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If you have a telescope, (What?! You don’t have one?) you’re in for a visual treat tonight. Mars will be at its closest point to Earth in 11 years on May 30. This event is worth checking out, whether with a telescope, astronomy binoculars, or online.
While today is when Mars is at its closest, you actually have a couple weeks to check this out, as the distance between Mars and Earth gradually becomes greater and greater. Today, Mars is 76 million kilometers (47.2 million miles) away, but up until June 12th it will still be no further than 77 million kilometers (48 million miles) away.
The furthest Mars can be from Earth is 401 million kilometers (249 million miles), when the two planets are on the opposite side of the Sun from each other.
For most of us with backyard ‘scopes, it’s difficult to make out much detail. You can see Mars, and at the most you can make out a polar cap. But it’s still fascinating knowing you’re looking at another planet, one that was totally unknowable for most humans who preceded us. A planet that we have rovers on, and that we have several craft in orbit around.
If you don’t have a scope, have no fear. There will be a flood of great astro-photos of Mars in the next few days. There are also options for live streaming feeds from powerful Earth-based telescopes.
The last time Mars was this close to Earth was 2005. A couple years before, the distance shrank to 55.7 million km (34.6 million miles.) That was the closest Mars and Earth have been in several thousand years. In 2018, the two planets will be nearly that close again.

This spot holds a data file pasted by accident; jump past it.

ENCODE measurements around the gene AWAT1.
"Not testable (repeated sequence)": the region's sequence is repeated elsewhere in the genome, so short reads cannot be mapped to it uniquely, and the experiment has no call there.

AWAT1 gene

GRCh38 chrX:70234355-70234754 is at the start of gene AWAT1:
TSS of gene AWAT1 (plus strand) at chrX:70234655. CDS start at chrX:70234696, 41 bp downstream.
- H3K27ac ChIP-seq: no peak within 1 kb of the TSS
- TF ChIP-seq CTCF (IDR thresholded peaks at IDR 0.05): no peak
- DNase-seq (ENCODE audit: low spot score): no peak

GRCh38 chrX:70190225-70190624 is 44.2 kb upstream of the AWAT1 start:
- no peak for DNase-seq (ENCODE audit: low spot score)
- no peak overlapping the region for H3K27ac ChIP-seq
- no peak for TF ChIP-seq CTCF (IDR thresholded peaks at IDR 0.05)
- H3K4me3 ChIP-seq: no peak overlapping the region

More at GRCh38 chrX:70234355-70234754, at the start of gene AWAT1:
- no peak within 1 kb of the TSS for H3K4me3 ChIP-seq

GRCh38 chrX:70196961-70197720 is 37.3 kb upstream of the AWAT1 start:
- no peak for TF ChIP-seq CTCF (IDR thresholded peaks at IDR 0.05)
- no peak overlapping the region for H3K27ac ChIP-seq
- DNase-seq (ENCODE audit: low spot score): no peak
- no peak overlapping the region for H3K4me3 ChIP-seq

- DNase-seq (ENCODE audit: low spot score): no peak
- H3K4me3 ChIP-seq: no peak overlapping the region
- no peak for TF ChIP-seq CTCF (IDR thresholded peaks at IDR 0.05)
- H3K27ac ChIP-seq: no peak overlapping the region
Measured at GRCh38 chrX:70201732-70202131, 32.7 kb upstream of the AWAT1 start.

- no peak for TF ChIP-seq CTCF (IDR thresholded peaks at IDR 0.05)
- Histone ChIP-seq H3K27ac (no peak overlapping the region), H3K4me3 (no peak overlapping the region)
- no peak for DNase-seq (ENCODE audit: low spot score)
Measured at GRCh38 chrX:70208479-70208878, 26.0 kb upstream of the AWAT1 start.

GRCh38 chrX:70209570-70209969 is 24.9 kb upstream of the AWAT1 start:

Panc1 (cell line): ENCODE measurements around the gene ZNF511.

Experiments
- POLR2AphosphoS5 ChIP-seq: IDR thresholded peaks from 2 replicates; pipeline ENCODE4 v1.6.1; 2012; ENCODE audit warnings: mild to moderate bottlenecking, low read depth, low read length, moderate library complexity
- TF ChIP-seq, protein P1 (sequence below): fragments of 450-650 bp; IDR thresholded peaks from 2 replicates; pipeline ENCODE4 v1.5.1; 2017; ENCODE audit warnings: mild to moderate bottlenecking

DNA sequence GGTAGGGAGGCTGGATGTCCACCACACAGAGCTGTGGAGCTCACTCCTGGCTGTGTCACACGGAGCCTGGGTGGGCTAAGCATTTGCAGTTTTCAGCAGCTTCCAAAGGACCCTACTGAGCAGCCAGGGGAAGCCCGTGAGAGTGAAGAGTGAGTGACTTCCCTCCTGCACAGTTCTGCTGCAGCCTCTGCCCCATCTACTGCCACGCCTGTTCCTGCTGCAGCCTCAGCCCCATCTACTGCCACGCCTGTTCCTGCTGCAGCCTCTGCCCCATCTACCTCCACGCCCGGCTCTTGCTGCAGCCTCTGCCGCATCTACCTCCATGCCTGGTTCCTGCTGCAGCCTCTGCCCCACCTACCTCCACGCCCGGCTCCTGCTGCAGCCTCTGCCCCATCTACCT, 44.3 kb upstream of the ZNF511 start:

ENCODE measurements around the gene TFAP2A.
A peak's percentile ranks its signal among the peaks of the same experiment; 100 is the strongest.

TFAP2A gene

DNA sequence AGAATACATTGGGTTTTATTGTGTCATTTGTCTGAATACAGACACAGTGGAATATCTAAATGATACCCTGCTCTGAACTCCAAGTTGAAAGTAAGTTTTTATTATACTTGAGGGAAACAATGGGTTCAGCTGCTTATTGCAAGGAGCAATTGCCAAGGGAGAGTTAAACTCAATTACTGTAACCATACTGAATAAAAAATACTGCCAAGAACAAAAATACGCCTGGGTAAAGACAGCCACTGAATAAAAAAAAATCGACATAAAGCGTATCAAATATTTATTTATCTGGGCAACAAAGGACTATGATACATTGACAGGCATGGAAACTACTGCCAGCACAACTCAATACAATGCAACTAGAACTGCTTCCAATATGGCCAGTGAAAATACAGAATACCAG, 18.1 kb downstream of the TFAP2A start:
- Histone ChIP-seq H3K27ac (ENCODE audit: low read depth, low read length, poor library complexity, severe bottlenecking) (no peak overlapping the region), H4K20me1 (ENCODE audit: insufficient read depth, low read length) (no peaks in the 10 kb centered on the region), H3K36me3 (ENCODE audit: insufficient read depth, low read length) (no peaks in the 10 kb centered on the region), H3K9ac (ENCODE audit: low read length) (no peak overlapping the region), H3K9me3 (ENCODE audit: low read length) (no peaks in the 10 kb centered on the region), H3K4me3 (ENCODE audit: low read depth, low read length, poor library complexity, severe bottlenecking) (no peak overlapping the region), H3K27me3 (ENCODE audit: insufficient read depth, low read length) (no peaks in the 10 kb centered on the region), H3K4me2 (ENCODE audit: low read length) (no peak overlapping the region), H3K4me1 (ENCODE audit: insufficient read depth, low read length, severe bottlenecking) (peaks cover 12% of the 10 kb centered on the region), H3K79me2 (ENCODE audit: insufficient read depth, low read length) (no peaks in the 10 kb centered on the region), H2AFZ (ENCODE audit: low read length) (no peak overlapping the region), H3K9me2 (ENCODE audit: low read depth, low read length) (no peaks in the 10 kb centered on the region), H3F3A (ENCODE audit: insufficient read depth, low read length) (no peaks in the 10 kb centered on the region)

This event is often called “opposition”, but it’s actually more correctly called “closest approach.” Opposition occurs a couple weeks before closest approach, when Mars is directly opposite the Sun.
But whether you call it opposition, or closest approach, the event itself is significant for more than just looking at it. Missions to Mars are planned when the two planets are close to each other. This reduces mission times drastically.
Mars Express, the mission being conducted by the European Space Agency (ESA) was launched in 2003, when the two planets were as close to each other as they’ve been in thousands of years. All missions to Mars can’t be so lucky, but they all strive to take advantage of the orbital cycles of the two planets, by nailing launch dates that work in our favour.
As for finding Mars in the night sky, it’s not that difficult. If you have clear skies where you are, Mars will appear as a bright, fire-yellow star.
“Just look southeast after the end of twilight, and you can’t miss it,” says Alan MacRobert, a senior editor of Sky & Telescope magazine, in a statement. “Mars looks almost scary now, compared to how it normally looks in the sky.”
Although Mars is the closest thing in the sky to Earth right now, other than the Moon, it isn’t the brightest thing in the night sky. That honour is reserved for Jupiter, even though it’s ten times further away. Jupiter is twenty times larger in diameter than Mars, so it reflects much more sunlight and appears much brighter. (Obviously, everything in the night sky pales in comparison to the Moon.)
The reason for such a variation in distances between the planets lies in their elliptical orbits around the Sun. There’s a great video showing how their orbits change the distance between the two planets, here.
If you don’t have a telescope, you can still check Mars out. Go to slooh.com to check out live feeds from a proper telescope.
I hadn’t been paying attention, so I was pleasantly surprised two nights ago to see the International Space Station (ISS) made a bright pass in the southwestern sky. A quick check revealed that another round of evening passes had begun for locations across the central and northern U.S., Canada and Europe. I like the evening ones because they’re so much convenient to view than those that occur at dawn. You can find out when the space station passes over your house at NASA’s Spot the Station site or Heavens Above.